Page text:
Via a brief blog post, software giant Adobe has announced a preview of its “Wallaby” Flash-to-HTML5 conversion tool. The company is describing Wallaby as “experimental technology,” but notes that it will facilitate the viewing of FLA files on iOS devices. “This [Wallaby] allows you to reuse and extend the reach of your content to devices that do not support the Flash runtimes,” writes Adobe. “Once these files are converted to HTML, you can edit them with an HTML editing tool, such as Adobe Dreamweaver, or by hand if desired.” Not all Flash features are supported by the conversion utility and Adobe does warn of a handful of documented, known issues. Hit the jump to see a video of the utility in action. More →
Yesterday, Google announced the expansion of Gmail’s Priority Inbox feature to its mobile website. Users accessing gmail.com from their HTML5-capable smartphone browser can now view messages categorized by Gmail as both “important” and “everything else.” Currently, users must enable Priority Inbox on the desktop version of Gmail to be able to view it on their mobile — only viewing is supported, users can not yet rank messages from the mobile web version. Priority Inbox is supported in Android 1.5+, iOS 3.0+, and most other HTML5-capable smartphones. More →
Two weeks ago, BGR revealed several upcoming smartphones BlackBerry maker RIM had baking in the oven. Tonight, the CDMA side of the equation has been filled out following a leaked internal slide deck obtained by Crackberry.com. Joining the Bold Touch (Dakota), the next-generation Curve (Apollo), The Torch 2 and the Storm 3 (Monaco) are a swarm of CDMA handsets destined for U.S. shores. The Montana will launch in August of this year as the CDMA counterpart to the Dakota. Like the GSM Bold Touch, the Montana will feature a 1.2GHz CPU, a 5-megapixel camera and a touchscreen above its classic QWERTY keypad. The Sedona will line up with the Apollo as RIM’s entry-level CDMA device for the second half of the year, and will launch in August or September. Finally, the previously unknown Curve Touch (Malibu) appears to be a forthcoming entry-level full touchscreen device for the CDMA market. Due in late fall, the Curve Touch features the same 800GHz processor as the next-gen Curves, a 3.2-inch HVGA touchscreen display, a 5-megapixel camera with support for HD video capture, 1GB of flash memory, 512MB of RAM, microSDHC support and an updated version of the BlackBerry 6 OS. Additional slides in the deck detail upcoming tweaks to the BlackBerry 6 OS, new gaming features, new personalization options, A CDMA version of the Monaco, of course, and plenty more. Hit the break for some more key slides and then hit the read link for the rest of the deck. More →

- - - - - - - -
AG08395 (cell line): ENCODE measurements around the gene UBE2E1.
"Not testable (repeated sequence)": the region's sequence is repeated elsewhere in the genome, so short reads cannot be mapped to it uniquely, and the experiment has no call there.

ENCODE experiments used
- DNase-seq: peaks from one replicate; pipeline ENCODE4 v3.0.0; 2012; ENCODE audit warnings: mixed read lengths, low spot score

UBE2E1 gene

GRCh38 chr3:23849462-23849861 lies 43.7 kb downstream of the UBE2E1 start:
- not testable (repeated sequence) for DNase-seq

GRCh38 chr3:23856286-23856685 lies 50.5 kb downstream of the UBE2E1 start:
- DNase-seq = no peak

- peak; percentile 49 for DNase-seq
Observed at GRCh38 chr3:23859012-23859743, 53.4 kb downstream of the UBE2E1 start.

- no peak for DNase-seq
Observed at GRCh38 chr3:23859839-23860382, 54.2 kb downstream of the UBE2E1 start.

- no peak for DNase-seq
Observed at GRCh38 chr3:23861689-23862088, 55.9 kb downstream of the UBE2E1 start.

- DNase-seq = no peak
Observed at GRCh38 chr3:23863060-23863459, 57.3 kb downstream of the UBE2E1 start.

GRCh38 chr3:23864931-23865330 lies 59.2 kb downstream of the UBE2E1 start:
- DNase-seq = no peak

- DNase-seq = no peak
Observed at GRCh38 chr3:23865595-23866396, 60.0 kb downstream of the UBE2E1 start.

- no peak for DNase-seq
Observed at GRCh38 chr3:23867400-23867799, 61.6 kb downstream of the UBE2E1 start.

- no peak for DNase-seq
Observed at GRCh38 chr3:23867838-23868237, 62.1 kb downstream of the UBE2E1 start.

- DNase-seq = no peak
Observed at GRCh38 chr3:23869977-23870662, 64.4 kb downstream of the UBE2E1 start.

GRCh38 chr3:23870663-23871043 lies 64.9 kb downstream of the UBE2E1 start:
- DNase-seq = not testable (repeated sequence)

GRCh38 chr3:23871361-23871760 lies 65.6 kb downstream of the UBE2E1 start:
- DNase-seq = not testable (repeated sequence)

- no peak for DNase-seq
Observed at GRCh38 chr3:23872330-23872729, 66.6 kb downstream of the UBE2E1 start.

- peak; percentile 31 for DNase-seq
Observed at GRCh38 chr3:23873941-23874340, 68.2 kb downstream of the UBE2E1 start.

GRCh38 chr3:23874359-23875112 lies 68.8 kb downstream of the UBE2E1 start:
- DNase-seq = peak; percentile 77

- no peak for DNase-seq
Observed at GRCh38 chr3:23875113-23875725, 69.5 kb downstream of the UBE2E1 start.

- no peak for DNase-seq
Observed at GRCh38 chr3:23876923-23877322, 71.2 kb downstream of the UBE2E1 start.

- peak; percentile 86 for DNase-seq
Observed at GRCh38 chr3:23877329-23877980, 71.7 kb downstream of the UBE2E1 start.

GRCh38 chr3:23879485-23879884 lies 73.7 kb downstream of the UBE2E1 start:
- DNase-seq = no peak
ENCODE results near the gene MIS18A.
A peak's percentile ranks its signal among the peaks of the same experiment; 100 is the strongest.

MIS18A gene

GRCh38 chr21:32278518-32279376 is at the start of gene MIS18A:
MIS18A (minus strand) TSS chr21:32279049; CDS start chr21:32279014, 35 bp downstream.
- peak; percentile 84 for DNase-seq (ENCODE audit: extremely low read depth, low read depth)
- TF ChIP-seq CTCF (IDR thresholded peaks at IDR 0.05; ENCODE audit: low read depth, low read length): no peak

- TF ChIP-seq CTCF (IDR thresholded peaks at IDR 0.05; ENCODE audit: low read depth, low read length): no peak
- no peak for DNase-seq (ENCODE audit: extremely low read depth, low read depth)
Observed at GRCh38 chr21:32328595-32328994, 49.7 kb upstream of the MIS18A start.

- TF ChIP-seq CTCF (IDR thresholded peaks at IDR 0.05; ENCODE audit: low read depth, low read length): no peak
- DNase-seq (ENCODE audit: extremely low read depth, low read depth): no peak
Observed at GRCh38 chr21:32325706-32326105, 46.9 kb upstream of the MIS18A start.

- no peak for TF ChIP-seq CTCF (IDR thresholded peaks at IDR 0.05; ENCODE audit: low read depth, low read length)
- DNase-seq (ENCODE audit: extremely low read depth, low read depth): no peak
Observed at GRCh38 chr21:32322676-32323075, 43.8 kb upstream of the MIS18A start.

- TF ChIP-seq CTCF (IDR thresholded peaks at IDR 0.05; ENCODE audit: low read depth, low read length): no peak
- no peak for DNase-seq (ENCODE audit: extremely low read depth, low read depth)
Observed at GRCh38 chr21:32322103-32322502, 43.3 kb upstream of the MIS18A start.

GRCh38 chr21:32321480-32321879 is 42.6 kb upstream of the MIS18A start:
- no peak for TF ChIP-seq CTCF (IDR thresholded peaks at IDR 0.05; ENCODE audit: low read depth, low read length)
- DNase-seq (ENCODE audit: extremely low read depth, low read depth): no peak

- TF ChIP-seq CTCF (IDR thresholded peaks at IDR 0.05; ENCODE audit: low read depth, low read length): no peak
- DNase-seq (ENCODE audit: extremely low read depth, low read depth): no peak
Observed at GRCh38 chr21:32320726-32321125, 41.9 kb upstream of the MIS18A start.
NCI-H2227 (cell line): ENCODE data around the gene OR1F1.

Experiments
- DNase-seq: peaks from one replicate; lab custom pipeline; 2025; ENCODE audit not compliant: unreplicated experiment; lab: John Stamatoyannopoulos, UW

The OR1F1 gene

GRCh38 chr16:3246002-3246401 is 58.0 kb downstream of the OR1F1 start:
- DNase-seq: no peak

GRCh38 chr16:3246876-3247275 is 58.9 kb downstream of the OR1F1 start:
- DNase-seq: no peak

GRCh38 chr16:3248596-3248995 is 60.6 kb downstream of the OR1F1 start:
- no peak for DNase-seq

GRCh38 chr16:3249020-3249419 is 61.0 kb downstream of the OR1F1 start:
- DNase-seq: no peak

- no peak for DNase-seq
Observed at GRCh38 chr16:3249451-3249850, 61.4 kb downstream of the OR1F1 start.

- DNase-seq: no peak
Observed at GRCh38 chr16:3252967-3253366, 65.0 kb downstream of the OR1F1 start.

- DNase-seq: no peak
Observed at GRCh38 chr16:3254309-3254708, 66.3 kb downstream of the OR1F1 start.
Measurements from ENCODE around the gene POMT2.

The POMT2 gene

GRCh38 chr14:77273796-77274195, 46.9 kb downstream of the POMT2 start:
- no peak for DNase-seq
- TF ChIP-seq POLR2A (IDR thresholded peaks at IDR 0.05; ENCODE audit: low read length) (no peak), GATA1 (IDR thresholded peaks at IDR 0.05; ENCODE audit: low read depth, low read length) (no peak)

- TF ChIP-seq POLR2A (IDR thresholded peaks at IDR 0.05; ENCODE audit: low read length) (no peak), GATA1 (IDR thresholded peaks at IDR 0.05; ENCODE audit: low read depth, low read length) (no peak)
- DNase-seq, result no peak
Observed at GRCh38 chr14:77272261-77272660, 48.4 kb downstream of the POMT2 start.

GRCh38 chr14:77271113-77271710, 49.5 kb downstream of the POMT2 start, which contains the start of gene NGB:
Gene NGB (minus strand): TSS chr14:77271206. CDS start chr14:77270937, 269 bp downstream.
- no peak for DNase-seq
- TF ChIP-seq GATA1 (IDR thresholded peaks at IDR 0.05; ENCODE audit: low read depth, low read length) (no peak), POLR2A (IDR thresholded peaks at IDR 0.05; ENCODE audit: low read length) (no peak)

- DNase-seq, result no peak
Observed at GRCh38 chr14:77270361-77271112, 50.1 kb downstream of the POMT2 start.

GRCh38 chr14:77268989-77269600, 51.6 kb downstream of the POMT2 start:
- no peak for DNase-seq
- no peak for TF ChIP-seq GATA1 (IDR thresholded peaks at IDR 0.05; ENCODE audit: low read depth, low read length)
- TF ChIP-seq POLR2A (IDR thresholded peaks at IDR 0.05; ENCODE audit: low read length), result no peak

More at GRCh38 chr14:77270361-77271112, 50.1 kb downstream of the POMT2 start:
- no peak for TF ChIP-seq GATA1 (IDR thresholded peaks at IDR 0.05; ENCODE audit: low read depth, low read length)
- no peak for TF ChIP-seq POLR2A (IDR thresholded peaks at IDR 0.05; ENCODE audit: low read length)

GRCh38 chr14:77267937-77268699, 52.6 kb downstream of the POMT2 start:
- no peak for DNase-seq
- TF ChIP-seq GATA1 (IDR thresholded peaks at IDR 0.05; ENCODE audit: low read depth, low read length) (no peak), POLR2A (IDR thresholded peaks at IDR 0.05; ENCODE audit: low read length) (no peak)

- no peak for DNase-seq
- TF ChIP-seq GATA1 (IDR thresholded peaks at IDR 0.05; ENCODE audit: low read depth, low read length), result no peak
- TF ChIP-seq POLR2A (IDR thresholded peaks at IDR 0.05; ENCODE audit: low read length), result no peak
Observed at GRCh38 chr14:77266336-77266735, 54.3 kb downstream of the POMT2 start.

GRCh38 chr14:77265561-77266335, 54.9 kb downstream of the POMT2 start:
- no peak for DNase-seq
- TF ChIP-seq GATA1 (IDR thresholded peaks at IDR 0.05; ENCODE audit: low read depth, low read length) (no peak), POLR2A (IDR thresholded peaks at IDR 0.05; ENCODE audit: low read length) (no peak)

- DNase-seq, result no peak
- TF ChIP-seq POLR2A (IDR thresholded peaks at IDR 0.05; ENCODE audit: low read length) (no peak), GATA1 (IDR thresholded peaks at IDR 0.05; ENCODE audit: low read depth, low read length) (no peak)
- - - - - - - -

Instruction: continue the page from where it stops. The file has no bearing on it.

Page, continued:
Google announced a service called Cloud Print last year that enables users to print wirelessly and remotely from within Gmail and Google Docs. Though the service hasn’t garnered much media attention, it shows a great deal of potential and it removes some of the barriers associated with wireless printing. On Monday, Google announced that it is making the Cloud Print service available on its HTML5-based Gmail and Google Docs mobile sites. Users of the iPhone, iPad, Android 2.1+ devices and other devices with browsers that support HTML5 will soon be able to access the service from anywhere there is a data connection. Unlike Apple’s wireless AirPrint solution, Google’s Cloud Print does not require devices to be on the same network in order to utilize the service. It also doesn’t require a special printer like AirPrint, though a Windows PC is required to configure the service. Cloud Print for mobile will be rolled out to users in the U.S. this week as a beta service. More →